|ITV transmission date||10th November 1969 (Monday)|
|Stories by|| Harry Driver|
|Executive Producer||H.V. Kershaw|
|Previous episode||5th November 1969|
|Next episode||12th November 1969|
All the residents except Ray and Minnie are back home. Dickie tells Val that a demanding Albert has been banging on their adjoining wall all morning. Alerted by Val, Sheila Crossley arrives to give support to Elsie at her trial. She's delighted to see her. Hilda makes plans to go to court to "see justice done". Betty accuses her of prying. Laid up in bed, Albert complains about the breakfast that Audrey makes for him and asks Val for special food for his meals. Jack recuperates in the snug where Annie can keep an eye on him. Emily reads the paper to him. He tells her that that Ena has talked the hospital into letting her stay on until Minnie is discharged. Elsie starts to panic about the court case and Dot feels guilty. Before setting off for court, Dot confesses to Elsie that she took the dresses and begs her to keep her out of it, otherwise she'll go to prison. Sheila overhears her and at the court is angry with Elsie for not dropping Dot in it. Elsie isn't surprised when Hilda turns up to see proceedings. Mr Maddox-Smith of the board of Miami Modes turns up to give Elsie a character reference if required. Her solicitor, Mr Palmer, tells her to keep cool as the hearing begins. Emily reads a romance to Albert. Elsie pleads "not guilty" and the evidence is given by Chief Inspector Stanley for the prosecution. Jack starts to feel killed with kindness by Annie and Betty who bicker over nursing him. Audrey is annoyed that Dickie doesn't care about Ray's condition. Dot lies on the stand when giving evidence but Mr Palmer produces some doubts about her claims. Emily knocks back half a bitter after a morning spent with Albert. On the stand, Elsie sticks to the story of her innocence but tells of Dot's confession. The magistrates retire to consider their verdict and Elsie waits nervously.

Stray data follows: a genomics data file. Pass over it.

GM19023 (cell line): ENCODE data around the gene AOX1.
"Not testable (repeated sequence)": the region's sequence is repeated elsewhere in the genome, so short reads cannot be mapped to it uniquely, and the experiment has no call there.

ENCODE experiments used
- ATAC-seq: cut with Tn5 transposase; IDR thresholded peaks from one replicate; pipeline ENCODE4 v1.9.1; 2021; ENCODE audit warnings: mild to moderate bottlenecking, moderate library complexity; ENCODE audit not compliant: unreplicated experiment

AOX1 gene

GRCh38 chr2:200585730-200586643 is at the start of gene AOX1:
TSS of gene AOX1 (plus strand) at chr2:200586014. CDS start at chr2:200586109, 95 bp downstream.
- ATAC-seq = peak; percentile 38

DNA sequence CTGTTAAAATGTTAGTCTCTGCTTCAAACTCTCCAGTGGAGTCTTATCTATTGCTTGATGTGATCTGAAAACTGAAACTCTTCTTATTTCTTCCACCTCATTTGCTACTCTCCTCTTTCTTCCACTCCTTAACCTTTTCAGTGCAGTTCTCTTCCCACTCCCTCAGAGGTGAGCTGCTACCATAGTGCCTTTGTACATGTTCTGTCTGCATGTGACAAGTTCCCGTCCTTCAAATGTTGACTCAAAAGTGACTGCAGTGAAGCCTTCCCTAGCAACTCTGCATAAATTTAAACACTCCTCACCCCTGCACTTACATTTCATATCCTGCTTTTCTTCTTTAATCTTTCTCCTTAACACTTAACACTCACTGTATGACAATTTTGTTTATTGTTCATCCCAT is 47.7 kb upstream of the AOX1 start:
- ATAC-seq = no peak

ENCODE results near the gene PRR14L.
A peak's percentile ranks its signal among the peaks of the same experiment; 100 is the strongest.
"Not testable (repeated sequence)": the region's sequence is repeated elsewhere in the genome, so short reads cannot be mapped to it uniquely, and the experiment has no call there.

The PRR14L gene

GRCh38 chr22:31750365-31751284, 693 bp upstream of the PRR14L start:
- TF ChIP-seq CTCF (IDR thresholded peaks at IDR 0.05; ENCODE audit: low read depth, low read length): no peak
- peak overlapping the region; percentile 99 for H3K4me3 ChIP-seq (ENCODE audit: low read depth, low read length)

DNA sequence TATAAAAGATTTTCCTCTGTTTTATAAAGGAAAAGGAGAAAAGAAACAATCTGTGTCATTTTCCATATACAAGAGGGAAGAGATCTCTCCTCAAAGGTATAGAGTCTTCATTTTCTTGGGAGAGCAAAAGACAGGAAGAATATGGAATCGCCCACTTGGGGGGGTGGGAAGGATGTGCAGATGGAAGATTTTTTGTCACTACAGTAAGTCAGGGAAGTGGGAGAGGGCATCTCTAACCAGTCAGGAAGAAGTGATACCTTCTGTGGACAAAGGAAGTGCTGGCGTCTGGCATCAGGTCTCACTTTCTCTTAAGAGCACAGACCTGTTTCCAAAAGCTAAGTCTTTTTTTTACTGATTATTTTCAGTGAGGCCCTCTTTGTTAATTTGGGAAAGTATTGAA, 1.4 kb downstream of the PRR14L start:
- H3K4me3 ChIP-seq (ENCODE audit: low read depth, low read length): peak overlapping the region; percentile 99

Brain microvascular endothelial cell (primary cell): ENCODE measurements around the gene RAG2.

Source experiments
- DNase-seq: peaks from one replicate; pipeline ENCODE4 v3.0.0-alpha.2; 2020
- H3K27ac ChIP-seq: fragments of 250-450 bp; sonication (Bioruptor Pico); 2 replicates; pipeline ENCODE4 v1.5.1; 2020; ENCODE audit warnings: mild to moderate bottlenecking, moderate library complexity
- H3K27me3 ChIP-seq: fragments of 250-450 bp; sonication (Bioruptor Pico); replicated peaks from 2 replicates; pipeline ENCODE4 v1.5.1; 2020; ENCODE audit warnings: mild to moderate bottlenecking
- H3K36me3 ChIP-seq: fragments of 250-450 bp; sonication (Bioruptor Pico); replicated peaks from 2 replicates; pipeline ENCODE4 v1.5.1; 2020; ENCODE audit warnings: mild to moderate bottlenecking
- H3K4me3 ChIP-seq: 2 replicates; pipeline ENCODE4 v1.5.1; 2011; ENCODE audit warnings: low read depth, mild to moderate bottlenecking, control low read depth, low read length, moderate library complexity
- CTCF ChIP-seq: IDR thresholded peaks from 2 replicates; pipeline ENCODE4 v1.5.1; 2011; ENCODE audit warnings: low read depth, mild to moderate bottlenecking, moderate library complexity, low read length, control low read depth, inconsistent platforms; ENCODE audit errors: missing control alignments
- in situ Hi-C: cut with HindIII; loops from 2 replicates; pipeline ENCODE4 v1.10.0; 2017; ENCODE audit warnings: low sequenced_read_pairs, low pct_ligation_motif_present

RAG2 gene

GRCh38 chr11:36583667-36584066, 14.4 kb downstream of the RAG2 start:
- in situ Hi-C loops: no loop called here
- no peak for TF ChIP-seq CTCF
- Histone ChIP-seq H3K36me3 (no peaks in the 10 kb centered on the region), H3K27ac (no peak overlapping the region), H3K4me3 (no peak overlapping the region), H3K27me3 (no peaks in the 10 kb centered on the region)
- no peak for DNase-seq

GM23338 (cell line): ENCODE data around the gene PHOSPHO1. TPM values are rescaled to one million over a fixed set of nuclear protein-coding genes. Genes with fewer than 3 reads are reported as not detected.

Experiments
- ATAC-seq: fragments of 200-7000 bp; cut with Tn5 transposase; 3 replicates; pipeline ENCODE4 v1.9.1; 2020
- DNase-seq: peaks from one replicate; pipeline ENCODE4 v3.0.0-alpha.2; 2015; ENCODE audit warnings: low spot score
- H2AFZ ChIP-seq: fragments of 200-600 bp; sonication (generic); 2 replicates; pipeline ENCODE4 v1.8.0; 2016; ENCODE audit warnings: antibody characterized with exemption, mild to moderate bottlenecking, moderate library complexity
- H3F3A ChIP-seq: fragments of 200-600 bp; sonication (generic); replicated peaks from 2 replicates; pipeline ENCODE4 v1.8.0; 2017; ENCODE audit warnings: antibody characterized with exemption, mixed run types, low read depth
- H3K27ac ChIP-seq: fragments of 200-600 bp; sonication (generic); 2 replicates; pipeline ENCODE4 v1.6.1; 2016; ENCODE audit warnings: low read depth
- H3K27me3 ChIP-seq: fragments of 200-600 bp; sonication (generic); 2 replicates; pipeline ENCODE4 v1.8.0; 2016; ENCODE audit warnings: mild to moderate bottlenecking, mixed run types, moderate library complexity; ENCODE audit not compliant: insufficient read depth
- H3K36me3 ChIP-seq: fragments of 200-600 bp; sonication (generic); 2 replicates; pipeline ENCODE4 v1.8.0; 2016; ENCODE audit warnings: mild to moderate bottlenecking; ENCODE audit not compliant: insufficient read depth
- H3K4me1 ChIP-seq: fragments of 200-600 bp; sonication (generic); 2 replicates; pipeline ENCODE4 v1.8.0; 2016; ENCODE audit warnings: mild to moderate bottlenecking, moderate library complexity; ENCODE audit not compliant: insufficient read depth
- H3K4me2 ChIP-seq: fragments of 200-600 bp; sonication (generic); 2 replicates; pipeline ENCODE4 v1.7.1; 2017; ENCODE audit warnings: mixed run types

- Kenneth Barlow - William Roache
- Valerie Barlow - Anne Reid
- Dickie Fleming - Nigel Humphreys
- Elsie Tanner - Patricia Phoenix
- Sheila Crossley - Eileen Mayers (Credited as "Sheila Birtles")
- Hilda Ogden - Jean Alexander
- Betty Turpin - Betty Driver
- Annie Walker - Doris Speed
- Audrey Fleming - Gillian McCann
- Albert Tatlock - Jack Howarth
- Jack Walker - Arthur Leslie
- Emily Nugent - Eileen Derbyshire
- Cyril Turpin - William Moore
- Dot Greenhalgh - Joan Francis
- Mr Maddox-Smith - Sydney Tafler
- Mr Palmer - Michael Hawkins
- Chief Inspector Stanley - Michael Hall
- Chairman Magistrate - Antony Brown (Credited as "Anthony Brown")
- Clerk of Court - Antony Higginson
- Court Usher - Joseph Holroyd
- Rovers Return Inn - Public/Snug
- 1 Coronation Street - Albert Tatlock's bedroom
- 11 Coronation Street - Back room/kitchen
- 14 Coronation Street - Living room and kitchen
- Courtroom and corridor
- First appearance of Sheila Crossley since 23rd June 1969.
- This episode was recorded in colour but with the black and white 1964 title sequence and similarly monochrome "End of Part One", "Part Two" captions and end credits. It was however scheduled to be transmitted in black and white as ITV's colour service didn't officially start until Saturday 15th November 1969 in the regions covered by Granada Television, London Weekend Television, Thames Television, ATV and Yorkshire Television. There were however test transmissions by the ITA, not by the stations themselves, in those same regions of colour programmes on different frequencies and it was possible for this episode to be seen in colour by viewers there if they retuned their sets. (see page on Colour Television for more details).
- The Rovers public sports a more muted colour scheme in this episode compared with its appearance in the two previous colour episodes, in preparation for the official launch of the programme in colour with Episode 928. No mention is made of any decorating work being carried out but as those episodes were broadcast in black and white, it is reasonable to assume that there was no change to the decor within the story.
- Part One of the episode took two takes to record successfully while Part Two took three attempts.
- A woman in the court corridor who asks Elsie Tanner for a light is uncredited although she has lines of dialogue.
- TV Times synopsis: For Elsie, it never rains…
- Viewing Figures: First UK broadcast - 7,850,000 homes (4th place).
|November 1969 episodes|
|Mon 3rd • Wed 5th • Mon 10th • Wed 12th • Mon 17th • Wed 19th • Mon 24th • Wed 26th|